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Nearly Half of Americans Re-Evaluating Career Path
BELLEVUE, Neb., March 21, 2012 /PRNewswire-USNewswire/ -- Bellevue University, an award-winning leader in educating adult learners, today released the results of a U.S. consumer study that revealed nearly half (47 percent) of Americans are re-evaluating their occupations. This shift by working adults to new vocations is directly related to the fact that, across the nation, there are a number of industries in decline.
- One in four Americans say they are re-thinking their occupation because few jobs exist in their declining industry; they must switch careers to enter a growing field.
- With money tight, Americans who have been out of the workforce for several years have decided to go back to work to supplement the family income. Women are leading this charge – 1 in 10 women (11 percent) report returning to the workforce to help make ends meet.
- During the down economy, 12 percent of working adults have decided to start their own business.
- Nearly one-quarter (23 percent) of working adults are unhappy at work. They report wanting to change the type of work they do because they want to find a job doing something they actually enjoy.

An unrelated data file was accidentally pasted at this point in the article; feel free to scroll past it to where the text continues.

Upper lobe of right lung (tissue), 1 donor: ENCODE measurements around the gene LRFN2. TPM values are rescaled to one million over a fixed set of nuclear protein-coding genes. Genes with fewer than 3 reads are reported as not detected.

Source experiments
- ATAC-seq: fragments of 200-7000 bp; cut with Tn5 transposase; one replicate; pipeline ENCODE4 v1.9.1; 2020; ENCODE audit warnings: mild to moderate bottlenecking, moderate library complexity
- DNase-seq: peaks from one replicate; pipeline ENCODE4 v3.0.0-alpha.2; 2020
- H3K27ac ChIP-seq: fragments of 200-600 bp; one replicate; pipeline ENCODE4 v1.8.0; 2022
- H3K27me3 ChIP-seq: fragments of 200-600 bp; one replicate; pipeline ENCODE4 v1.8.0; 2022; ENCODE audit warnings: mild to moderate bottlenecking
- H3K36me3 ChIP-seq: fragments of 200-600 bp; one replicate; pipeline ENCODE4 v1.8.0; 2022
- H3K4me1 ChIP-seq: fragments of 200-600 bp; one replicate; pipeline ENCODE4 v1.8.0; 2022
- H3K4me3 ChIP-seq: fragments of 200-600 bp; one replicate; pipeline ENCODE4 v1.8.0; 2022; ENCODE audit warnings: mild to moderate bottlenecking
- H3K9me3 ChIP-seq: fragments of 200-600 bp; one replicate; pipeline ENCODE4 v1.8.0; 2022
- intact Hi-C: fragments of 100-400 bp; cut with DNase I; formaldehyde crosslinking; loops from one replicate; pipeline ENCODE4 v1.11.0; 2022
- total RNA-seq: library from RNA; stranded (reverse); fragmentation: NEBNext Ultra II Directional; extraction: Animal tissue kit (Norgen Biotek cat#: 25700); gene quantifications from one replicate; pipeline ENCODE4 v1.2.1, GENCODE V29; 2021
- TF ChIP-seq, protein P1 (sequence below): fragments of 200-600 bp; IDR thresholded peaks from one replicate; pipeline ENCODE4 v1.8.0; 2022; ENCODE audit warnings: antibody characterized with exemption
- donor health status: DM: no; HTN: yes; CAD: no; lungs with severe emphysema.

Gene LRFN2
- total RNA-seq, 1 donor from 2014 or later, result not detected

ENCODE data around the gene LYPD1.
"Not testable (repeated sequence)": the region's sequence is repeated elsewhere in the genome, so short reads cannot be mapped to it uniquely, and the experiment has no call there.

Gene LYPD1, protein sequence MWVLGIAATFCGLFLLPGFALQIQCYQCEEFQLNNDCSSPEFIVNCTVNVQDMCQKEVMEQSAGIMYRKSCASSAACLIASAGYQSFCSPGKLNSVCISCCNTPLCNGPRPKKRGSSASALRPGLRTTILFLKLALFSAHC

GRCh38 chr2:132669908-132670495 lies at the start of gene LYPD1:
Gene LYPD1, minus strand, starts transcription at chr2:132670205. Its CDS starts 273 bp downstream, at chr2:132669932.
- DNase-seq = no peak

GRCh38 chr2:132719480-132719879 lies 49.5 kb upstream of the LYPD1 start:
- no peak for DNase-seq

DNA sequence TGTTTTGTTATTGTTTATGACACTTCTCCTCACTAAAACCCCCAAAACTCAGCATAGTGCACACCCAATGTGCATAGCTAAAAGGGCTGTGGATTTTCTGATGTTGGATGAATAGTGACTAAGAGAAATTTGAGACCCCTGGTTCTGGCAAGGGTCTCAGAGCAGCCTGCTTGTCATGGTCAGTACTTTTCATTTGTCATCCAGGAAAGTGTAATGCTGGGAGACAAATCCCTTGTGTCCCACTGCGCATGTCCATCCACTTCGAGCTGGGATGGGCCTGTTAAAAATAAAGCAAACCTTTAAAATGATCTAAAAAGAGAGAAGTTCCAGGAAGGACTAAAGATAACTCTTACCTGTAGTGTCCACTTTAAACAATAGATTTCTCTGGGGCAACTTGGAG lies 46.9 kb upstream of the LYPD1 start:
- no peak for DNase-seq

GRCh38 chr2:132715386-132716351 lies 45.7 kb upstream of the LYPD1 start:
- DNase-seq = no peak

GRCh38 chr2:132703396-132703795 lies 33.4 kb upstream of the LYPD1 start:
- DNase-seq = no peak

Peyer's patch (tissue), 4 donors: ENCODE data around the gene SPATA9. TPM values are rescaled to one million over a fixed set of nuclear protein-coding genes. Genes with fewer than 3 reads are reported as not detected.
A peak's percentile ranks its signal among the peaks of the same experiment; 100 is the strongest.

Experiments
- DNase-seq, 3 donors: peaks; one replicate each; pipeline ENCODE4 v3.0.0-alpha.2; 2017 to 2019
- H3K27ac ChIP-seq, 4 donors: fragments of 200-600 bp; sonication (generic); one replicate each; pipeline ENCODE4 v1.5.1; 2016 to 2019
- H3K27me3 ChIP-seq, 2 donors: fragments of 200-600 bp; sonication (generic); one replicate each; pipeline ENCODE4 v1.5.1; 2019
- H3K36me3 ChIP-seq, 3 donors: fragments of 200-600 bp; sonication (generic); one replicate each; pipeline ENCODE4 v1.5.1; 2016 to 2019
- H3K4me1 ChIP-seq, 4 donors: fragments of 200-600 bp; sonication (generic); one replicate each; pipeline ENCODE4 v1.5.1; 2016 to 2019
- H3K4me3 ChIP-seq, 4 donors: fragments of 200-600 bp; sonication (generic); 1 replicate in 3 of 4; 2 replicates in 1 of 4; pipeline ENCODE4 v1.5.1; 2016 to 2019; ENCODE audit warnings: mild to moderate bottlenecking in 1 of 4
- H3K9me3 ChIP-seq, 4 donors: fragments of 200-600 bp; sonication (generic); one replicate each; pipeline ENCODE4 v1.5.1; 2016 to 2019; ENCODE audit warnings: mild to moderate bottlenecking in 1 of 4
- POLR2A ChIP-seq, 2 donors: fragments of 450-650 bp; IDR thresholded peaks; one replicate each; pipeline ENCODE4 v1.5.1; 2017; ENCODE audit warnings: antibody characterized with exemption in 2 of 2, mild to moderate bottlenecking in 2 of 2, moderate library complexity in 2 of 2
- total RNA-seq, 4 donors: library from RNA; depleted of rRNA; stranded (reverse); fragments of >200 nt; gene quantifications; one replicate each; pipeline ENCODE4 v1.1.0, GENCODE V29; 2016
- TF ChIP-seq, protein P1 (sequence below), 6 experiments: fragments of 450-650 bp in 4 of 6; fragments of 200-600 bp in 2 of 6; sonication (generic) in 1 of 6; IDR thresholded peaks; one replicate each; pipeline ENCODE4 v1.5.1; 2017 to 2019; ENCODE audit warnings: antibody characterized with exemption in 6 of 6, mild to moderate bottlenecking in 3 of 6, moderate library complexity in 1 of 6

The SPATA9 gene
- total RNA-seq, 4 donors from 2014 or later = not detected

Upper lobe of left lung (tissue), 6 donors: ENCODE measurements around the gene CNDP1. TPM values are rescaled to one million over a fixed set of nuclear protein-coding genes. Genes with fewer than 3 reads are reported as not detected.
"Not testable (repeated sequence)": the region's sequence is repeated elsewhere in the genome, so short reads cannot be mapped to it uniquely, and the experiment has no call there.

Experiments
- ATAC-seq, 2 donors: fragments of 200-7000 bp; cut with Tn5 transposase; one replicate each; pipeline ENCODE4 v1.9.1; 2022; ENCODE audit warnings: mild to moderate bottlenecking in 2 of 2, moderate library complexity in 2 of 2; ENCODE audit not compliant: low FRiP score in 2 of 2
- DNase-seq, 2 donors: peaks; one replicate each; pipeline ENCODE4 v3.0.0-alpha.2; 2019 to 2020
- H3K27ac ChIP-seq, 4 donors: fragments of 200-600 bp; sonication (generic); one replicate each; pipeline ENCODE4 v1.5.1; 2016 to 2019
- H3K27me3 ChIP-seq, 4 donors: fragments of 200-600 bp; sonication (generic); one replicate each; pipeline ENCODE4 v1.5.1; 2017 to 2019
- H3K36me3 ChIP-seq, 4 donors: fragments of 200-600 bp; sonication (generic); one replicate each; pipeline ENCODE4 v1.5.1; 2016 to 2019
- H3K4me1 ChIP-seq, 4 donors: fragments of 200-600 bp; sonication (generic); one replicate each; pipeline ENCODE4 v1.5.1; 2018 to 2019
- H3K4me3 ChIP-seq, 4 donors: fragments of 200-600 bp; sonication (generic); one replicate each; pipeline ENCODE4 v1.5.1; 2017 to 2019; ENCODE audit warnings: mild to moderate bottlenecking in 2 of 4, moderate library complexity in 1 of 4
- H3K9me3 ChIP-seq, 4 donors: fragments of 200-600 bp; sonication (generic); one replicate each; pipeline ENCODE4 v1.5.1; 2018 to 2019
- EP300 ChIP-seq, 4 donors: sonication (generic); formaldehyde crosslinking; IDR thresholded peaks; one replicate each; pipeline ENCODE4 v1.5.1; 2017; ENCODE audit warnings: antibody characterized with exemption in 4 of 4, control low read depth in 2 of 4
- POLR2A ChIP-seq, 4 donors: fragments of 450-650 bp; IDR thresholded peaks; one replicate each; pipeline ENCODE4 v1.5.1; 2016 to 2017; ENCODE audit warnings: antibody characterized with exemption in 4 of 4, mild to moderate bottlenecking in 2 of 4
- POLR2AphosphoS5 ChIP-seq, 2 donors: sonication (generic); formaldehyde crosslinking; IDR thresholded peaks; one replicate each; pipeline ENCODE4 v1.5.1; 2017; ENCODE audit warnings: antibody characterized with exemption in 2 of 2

Market research firm IBISWorld Inc. published a list of 10 industries in America that had the steepest decline in revenue during the last decade and are forecasted to further contract through 2016. Also according to a research report issued by Georgetown University's Center on Education and the Workforce, hundreds of thousands of low-skill jobs in manufacturing, farming, fishing, and forestry have been permanently destroyed because the recession has further prompted employers to either automate those positions or ship them offshore to take advantage of cheap labor. Overall, the report projects 637,000 jobs in the Manufacturing and Natural Resources industries will meet such fates by 2018.
"Declining industries dislocate workers en masse. Unfortunately, the U.S. Bureau of Labor Statistics projects more than one million people are or will be displaced across industries that are waning in America," said Dr. Mary B. Hawkins, president